The GF has been traditionally considered as a heuristic bias characterized by the law of small numbers [5], [6], that is, a segment of a random sequence should reflect the overall distribution. Although the heuristic bias hypothesis suggests that the GF is supported by a fast, emotional and intuitive system, and that it can be overcome by deliberative reasoning [7], [8], emerging evidence, mainly from neuroscience studies, implicates that the GF might result from imbalanced cognitive and emotional decision making mechanisms [4], [9]. In particular, we have formulated the hypothesis that the GF is associated with (1) weak function in the affective decision making system, and (2) strong function in the cognitive system supported by the lateral prefrontal cortex (LPFC) [10].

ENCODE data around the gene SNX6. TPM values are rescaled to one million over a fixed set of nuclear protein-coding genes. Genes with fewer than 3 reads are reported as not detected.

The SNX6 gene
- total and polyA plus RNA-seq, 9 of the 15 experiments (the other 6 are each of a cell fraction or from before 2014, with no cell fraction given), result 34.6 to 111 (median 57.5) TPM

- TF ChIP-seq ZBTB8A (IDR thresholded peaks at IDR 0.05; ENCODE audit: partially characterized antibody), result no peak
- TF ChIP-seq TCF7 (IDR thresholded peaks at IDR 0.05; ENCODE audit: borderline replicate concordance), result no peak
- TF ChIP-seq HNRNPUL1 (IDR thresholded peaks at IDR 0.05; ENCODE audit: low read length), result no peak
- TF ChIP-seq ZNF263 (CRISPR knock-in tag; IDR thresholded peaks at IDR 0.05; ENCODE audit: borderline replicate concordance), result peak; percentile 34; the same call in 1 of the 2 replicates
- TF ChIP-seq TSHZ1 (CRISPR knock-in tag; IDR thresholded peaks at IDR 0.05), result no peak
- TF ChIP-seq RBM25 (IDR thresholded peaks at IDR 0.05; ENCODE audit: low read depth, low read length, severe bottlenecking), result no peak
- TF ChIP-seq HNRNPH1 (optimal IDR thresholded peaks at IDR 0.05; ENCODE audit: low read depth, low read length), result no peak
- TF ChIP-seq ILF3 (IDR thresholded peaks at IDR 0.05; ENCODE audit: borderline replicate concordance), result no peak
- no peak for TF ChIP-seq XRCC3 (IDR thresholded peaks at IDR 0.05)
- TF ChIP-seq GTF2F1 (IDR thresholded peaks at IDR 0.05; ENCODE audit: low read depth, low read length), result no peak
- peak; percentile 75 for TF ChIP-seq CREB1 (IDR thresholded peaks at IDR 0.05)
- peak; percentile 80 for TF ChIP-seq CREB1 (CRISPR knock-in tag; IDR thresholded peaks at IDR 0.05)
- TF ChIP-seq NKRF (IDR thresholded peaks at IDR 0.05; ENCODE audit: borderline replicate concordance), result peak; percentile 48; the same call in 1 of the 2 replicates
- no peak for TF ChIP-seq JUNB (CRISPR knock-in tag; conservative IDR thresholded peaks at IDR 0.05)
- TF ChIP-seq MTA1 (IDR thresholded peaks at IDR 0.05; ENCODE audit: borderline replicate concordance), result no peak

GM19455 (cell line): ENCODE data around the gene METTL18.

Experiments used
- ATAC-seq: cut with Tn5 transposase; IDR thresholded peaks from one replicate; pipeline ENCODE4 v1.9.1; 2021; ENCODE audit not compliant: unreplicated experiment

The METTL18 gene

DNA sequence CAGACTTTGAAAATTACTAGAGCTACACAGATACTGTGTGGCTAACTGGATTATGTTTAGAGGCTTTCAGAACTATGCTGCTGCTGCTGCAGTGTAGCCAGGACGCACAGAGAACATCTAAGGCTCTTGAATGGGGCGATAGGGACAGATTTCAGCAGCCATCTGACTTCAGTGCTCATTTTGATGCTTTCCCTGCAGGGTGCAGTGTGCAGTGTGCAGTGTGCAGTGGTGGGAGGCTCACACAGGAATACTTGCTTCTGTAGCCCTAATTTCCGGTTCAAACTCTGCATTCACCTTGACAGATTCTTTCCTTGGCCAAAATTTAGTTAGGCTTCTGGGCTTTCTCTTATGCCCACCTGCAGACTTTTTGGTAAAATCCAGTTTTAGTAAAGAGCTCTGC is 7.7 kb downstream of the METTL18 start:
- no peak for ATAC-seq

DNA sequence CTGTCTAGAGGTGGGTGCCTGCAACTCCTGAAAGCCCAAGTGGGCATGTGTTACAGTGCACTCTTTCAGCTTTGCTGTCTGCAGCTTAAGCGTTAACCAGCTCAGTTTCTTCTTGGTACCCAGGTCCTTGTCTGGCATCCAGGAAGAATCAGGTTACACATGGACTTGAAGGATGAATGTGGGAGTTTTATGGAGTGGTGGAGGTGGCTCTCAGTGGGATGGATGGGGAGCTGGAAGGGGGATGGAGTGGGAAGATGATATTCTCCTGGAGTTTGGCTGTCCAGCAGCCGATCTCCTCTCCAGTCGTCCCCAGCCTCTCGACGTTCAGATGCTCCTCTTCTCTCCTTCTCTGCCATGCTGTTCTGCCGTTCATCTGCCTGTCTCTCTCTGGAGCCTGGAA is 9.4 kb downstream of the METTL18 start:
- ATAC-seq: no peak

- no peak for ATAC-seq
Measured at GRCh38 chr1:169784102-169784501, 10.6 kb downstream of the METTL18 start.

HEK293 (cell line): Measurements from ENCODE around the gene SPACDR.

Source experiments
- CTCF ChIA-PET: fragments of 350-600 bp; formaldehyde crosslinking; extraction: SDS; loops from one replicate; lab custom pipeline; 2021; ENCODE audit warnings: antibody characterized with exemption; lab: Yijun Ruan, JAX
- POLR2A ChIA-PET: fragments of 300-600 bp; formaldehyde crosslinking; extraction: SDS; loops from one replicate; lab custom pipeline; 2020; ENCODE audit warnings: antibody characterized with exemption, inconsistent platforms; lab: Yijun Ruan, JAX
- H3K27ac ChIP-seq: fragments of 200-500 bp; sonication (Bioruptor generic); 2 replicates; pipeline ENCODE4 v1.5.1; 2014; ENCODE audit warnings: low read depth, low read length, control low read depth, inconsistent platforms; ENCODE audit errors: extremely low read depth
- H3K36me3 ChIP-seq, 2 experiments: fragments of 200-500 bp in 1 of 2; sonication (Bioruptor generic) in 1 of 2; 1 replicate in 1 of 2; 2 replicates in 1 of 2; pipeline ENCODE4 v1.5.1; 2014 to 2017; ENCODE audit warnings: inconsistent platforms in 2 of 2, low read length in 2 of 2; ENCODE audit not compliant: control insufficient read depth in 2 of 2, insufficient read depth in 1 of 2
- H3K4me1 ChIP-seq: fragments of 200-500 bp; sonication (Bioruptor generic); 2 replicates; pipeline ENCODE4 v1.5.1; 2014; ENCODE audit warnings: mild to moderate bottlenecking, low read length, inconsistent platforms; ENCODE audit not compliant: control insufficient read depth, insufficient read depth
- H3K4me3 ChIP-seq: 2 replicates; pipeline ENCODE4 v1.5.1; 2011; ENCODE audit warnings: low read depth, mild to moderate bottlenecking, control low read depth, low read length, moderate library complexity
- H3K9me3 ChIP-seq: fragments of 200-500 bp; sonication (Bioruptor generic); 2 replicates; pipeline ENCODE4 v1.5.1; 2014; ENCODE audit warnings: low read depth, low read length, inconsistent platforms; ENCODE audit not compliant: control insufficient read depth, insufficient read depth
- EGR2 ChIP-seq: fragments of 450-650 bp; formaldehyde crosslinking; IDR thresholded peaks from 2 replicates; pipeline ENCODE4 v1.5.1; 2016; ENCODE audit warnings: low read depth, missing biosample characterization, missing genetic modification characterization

Abundant evidence from animal research, lesion patient studies and functional imaging studies have emphasized the role of the LPFC in general intelligence and top-down executive controls [11], [12], [13], [14], [15], [16]. In terms of decision making, the LPFC plays an important role in detecting and constructing patterns [17] and updating decision-making strategy according to context [18], which are two component processes required to implement the GF strategy. The GF-like decision (e.g., more risk-taking behavior after losses than after wins) was correlated with left prefrontal cortex activity [10]. A recent study used a combination of functional magnetic resonance imaging (fMRI) and transcranial direct current stimulation (tDCS) technologies in an attempt to establish a causal relationship between activities in the prefrontal cortex and the use of the GF strategy [4]. The results suggest that brain responses in the left lateral prefrontal cortex (LPFC) to the current outcome preceded the use of the GF strategy that followed 10 seconds later. Furthermore, anodal tDCS over the left LPFC, which enhanced the LPFC function, increased the use of the GF strategy.